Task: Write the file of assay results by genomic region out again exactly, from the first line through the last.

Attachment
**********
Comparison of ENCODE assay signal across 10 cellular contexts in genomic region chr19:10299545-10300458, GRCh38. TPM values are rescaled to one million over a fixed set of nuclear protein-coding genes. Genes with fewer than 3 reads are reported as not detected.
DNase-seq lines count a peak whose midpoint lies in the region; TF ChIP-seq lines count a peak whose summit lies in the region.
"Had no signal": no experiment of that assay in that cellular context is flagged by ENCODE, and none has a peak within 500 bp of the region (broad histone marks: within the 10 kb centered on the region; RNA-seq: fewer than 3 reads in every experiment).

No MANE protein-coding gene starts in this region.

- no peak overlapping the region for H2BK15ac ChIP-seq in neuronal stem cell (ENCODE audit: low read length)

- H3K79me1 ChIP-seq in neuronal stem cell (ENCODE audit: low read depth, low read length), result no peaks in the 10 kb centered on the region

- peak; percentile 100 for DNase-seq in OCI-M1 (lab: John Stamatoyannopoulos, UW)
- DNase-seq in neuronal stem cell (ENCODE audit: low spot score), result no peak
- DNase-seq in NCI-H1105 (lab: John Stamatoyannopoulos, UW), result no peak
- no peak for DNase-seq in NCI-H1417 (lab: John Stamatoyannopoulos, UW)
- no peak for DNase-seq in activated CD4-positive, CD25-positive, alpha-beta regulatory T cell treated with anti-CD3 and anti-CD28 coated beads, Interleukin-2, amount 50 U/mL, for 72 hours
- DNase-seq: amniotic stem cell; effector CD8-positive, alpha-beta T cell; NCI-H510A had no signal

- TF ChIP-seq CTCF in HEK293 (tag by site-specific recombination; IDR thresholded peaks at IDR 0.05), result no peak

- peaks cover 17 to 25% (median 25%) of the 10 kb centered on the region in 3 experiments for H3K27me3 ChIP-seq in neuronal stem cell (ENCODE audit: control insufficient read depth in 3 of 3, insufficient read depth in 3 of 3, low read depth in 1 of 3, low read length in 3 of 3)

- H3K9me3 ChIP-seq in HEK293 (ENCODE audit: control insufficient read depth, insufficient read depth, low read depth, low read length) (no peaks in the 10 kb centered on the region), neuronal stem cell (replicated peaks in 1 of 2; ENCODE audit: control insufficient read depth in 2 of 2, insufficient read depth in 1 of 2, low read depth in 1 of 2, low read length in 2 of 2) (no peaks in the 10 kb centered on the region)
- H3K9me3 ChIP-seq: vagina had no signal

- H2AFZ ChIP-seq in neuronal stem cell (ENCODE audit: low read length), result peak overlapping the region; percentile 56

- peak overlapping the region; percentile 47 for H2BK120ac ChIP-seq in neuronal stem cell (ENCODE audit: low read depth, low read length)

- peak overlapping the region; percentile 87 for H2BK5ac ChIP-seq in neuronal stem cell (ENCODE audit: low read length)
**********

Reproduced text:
Comparison of ENCODE assay signal across 10 cellular contexts in genomic region chr19:10299545-10300458, GRCh38. TPM values are rescaled to one million over a fixed set of nuclear protein-coding genes. Genes with fewer than 3 reads are reported as not detected.
DNase-seq lines count a peak whose midpoint lies in the region; TF ChIP-seq lines count a peak whose summit lies in the region.
"Had no signal": no experiment of that assay in that cellular context is flagged by ENCODE, and none has a peak within 500 bp of the region (broad histone marks: within the 10 kb centered on the region; RNA-seq: fewer than 3 reads in every experiment).

No MANE protein-coding gene starts in this region.

- no peak overlapping the region for H2BK15ac ChIP-seq in neuronal stem cell (ENCODE audit: low read length)

- H3K79me1 ChIP-seq in neuronal stem cell (ENCODE audit: low read depth, low read length), result no peaks in the 10 kb centered on the region

- peak; percentile 100 for DNase-seq in OCI-M1 (lab: John Stamatoyannopoulos, UW)
- DNase-seq in neuronal stem cell (ENCODE audit: low spot score), result no peak
- DNase-seq in NCI-H1105 (lab: John Stamatoyannopoulos, UW), result no peak
- no peak for DNase-seq in NCI-H1417 (lab: John Stamatoyannopoulos, UW)
- no peak for DNase-seq in activated CD4-positive, CD25-positive, alpha-beta regulatory T cell treated with anti-CD3 and anti-CD28 coated beads, Interleukin-2, amount 50 U/mL, for 72 hours
- DNase-seq: amniotic stem cell; effector CD8-positive, alpha-beta T cell; NCI-H510A had no signal

- TF ChIP-seq CTCF in HEK293 (tag by site-specific recombination; IDR thresholded peaks at IDR 0.05), result no peak

- peaks cover 17 to 25% (median 25%) of the 10 kb centered on the region in 3 experiments for H3K27me3 ChIP-seq in neuronal stem cell (ENCODE audit: control insufficient read depth in 3 of 3, insufficient read depth in 3 of 3, low read depth in 1 of 3, low read length in 3 of 3)

- H3K9me3 ChIP-seq in HEK293 (ENCODE audit: control insufficient read depth, insufficient read depth, low read depth, low read length) (no peaks in the 10 kb centered on the region), neuronal stem cell (replicated peaks in 1 of 2; ENCODE audit: control insufficient read depth in 2 of 2, insufficient read depth in 1 of 2, low read depth in 1 of 2, low read length in 2 of 2) (no peaks in the 10 kb centered on the region)
- H3K9me3 ChIP-seq: vagina had no signal

- H2AFZ ChIP-seq in neuronal stem cell (ENCODE audit: low read length), result peak overlapping the region; percentile 56

- peak overlapping the region; percentile 47 for H2BK120ac ChIP-seq in neuronal stem cell (ENCODE audit: low read depth, low read length)

- peak overlapping the region; percentile 87 for H2BK5ac ChIP-seq in neuronal stem cell (ENCODE audit: low read length)